"I felt the emotions Stacey was conveying through her writing. She really sucked me into the story. I wish it was longer." ~ Christina Oswald, Goodreads Reviewer
"I loved this book so much. I was already interested in visiting other countries, not so much the tourist areas (though I want to see those, too), but where the people actually live. To see their culture and learn more about them. This book makes me want that even more now and I hope others get encouraged also. Not to go fall in love like Myra, but to truly learn and to appreciate our lives more." ~ Kristi, Goodreads Reviewer
"I liked Elias. He was working hard to provide for his family in a country where opportunities are limited and few and far between. His devotion to his family was heart warming." ~ Kristine, Twin Spin
"A beautiful reminder and a wonderful beacon of hope. Because as Myra discovered, instead of seeing the differences, when we see the similarities - the joy and hope we all share - we discover true beauty. I believe that humanity needs people like that and that we need to be reminded of this as much as possible. Beautiful subtext, interesting characters and some beautiful descriptions make this a truly different experience." ~ Deniz, Closet Geeks and Slow Mo
"I really liked the book being based on something totally different than normal and bringing the awareness of the problems in Haiti. I liked Elias, he was working hard to be the man in the family and provide for his family. He was really humble to who he was. It was hard not to like him." ~ Christina Somerville, Goodreads Reviewer
"The ending of the book was the best part in my opinion. Everything comes together." ~ Dee, Goodreads Reviewer
"It was a cute novel. Easy to read and the characters were likable." ~ Julie, Goodreads Reviewer
"The characters were really diverse. On one hand, we have Myra, who is a Pakistani. She feels the culture shock when she lands in Haiti. She steps into a world is completely different from the ones she is used to. And on the other hand, we have Elias, who is struggling to earn enough to support his whole family so that his siblings could attend school. Their lives were completely different from each other, yet somehow their friendship was so pure and I loved them together." ~ Poulami, Daydreaming Books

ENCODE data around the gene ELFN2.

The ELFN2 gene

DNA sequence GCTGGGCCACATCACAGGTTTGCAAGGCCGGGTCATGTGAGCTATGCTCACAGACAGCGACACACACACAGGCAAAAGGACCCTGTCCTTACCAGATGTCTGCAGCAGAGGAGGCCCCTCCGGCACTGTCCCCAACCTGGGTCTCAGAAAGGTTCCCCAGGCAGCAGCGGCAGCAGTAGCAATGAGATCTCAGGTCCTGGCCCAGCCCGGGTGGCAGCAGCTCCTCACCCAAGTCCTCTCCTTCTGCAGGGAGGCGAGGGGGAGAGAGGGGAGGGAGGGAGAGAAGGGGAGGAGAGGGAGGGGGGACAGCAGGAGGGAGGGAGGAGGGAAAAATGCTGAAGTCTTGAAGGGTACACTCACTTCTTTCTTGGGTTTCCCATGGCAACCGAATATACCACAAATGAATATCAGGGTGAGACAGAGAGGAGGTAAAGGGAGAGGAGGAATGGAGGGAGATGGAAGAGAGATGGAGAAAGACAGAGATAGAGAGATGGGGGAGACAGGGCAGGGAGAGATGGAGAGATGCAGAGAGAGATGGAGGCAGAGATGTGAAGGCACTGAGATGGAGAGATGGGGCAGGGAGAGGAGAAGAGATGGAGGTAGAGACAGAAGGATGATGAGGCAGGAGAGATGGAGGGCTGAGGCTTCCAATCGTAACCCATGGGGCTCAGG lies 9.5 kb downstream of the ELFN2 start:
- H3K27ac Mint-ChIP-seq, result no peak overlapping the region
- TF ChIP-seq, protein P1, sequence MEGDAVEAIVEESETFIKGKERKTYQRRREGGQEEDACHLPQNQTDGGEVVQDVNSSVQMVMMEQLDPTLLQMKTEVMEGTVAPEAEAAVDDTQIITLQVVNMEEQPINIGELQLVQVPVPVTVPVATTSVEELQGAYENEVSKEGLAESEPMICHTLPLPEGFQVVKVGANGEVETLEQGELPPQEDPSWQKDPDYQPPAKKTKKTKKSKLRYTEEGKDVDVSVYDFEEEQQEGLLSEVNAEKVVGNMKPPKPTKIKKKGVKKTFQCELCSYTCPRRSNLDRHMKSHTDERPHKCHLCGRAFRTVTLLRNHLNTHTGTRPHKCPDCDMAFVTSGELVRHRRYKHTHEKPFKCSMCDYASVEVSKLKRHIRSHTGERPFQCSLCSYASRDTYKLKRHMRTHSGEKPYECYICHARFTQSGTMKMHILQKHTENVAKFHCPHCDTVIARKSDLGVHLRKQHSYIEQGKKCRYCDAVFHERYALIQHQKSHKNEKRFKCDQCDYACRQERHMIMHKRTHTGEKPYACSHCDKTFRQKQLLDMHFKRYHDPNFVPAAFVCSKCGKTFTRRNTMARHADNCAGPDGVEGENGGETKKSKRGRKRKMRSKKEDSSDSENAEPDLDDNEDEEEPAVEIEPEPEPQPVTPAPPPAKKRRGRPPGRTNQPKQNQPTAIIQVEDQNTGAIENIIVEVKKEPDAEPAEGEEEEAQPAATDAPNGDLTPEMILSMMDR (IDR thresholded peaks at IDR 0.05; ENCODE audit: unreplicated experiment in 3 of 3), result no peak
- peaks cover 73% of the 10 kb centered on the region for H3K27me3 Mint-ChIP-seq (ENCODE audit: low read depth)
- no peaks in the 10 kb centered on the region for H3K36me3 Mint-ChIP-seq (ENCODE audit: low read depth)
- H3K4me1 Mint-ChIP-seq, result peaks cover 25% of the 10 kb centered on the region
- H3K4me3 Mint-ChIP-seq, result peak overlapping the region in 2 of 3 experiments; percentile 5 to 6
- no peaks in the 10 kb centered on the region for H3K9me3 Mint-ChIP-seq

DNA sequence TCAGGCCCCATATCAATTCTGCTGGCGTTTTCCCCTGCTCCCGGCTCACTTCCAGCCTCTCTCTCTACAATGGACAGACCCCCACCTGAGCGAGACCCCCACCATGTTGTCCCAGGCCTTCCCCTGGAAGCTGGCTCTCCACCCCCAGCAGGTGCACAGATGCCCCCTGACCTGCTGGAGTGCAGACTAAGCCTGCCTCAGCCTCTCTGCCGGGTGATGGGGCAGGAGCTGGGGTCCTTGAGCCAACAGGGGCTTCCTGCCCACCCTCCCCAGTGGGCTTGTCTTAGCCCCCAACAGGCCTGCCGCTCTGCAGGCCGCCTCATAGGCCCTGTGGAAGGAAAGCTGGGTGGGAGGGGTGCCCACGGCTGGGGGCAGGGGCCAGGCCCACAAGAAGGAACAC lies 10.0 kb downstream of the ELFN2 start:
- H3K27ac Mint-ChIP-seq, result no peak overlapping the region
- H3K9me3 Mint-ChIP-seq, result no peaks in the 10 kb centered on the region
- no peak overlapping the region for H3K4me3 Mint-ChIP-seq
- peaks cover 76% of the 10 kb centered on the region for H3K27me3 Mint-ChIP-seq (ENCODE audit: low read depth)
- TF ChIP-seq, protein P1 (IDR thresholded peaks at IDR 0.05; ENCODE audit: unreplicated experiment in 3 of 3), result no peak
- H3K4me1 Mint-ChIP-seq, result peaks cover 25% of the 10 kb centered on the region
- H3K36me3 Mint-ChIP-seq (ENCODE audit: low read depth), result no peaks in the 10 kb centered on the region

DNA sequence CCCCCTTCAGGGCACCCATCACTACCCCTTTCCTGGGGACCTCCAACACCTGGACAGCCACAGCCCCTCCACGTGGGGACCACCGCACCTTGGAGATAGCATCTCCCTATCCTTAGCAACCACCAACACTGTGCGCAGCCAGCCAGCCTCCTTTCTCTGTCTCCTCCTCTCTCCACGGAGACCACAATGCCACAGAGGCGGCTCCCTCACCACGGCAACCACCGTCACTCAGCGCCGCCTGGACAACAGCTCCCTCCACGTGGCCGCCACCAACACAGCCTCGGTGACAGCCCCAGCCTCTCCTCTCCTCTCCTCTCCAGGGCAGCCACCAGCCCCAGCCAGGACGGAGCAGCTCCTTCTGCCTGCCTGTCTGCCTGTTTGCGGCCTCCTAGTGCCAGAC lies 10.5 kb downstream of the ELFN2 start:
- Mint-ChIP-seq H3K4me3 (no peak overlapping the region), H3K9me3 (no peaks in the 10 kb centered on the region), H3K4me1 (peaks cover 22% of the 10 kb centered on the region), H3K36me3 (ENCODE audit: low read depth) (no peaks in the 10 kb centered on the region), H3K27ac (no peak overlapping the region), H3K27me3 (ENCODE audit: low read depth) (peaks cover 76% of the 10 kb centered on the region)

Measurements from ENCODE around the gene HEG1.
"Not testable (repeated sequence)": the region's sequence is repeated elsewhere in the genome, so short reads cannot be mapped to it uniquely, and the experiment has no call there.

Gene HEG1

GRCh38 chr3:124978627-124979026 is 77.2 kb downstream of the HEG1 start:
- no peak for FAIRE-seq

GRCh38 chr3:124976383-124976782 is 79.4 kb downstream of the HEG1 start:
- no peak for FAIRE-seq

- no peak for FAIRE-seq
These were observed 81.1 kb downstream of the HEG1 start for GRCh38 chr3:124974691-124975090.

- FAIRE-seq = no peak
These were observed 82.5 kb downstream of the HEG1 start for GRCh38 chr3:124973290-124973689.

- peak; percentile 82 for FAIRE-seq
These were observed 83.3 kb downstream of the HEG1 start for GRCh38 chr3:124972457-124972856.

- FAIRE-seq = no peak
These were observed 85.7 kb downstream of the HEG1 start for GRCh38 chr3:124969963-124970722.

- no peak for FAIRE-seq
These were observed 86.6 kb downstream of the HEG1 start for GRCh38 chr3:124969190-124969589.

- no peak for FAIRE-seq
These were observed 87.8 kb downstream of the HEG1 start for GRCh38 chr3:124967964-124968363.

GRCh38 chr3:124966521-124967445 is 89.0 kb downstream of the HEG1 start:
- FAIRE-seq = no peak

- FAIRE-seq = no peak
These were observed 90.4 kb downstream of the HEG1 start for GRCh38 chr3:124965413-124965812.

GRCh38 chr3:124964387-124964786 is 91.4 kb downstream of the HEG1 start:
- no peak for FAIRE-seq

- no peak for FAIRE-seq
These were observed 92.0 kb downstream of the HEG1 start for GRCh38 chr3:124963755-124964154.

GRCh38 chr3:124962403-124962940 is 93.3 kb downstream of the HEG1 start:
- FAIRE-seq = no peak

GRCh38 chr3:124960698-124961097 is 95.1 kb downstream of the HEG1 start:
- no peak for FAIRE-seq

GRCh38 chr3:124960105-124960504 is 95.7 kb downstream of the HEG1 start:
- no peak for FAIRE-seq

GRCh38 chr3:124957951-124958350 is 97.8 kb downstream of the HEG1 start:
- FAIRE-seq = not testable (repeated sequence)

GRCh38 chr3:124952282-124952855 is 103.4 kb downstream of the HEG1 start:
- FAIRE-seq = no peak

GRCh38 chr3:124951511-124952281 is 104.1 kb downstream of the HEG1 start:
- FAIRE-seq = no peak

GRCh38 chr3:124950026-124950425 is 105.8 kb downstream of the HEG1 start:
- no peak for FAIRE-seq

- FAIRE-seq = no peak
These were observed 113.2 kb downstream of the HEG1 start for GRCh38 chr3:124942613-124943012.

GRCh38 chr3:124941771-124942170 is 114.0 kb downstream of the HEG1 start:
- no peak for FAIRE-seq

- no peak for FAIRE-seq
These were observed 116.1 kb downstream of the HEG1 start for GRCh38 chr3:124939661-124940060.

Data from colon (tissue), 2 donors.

Guest Post by the Author
The Story Behind the Story: My Trips to Haiti
When I was eleven, my middle school youth group organized a trip to Haiti to work at an orphanage. I thought nothing of it, really. A cool adventure. Didn’t matter that my parents wouldn’t be able to come with me, or that I was barely out of Elementary school going to the poorest country in the Western Hemisphere. Looking back it seems a bit crazy that it happened at all.
We went back two consecutive years and those times my family came along. The first year we helped at a running orphanage (painting, cleaning, and giving new mattresses to the children.) The next year we helped with the construction for a new orphanage, and the next year a new school. All the while doctors and nurses who came along ran a temporary clinic for the locals (the real work).
It’s no secret that these trips inspired Pushing the Boundaries, where my main character goes to Haiti to help at a clinic her mother runs, in hopes of getting a good picture for a photography scholarship. But she ends up falling in love with her interpreter Elias with some not-so-good consequences.
Much of the logistics of Myra’s trip were inspired by my own experience. The house Myra and her group stayed in, the city they drove through, the clinics and how they ran them. Yes, we even had an interpreter who also drove us around. His name was Fan Fan (pronounced more like fon-fon) and he was one of the kindest, most humble men I’ve ever met - though he was middle-aged and married (with two2 kids), and my pre-teen self certainly didn’t fall in love with him.
So unfortunately, I don’t have a fun Haitian romance story but my trips to Haiti definitely have a heavy hand in this book. My love of Haiti, the country, the atmosphere, and of course all my memories!

About the Author
Stacey Trombley lives in Ohio with her husband and the sweetest Rottweiler you’ll ever meet. She thinks people are fascinating and any chance she has, she’s off doing or learning something new. She went on her first mission trip to Haiti at age twelve and is still dying to go back. Her "places to travel" list is almost as long as her "books to read" list.
Her debut novel Naked released from Entangled Teen in 2015, followed by Pushing the Boundaries in 2017.

Enter the tour-wide giveaway for a chance to win a prize pack including: a signed copy of Naked by Stacey Trombley, a signed copy of Pushing the Boundaries by Stacey Trombley, and Haitian Art as shown in the photo (US only).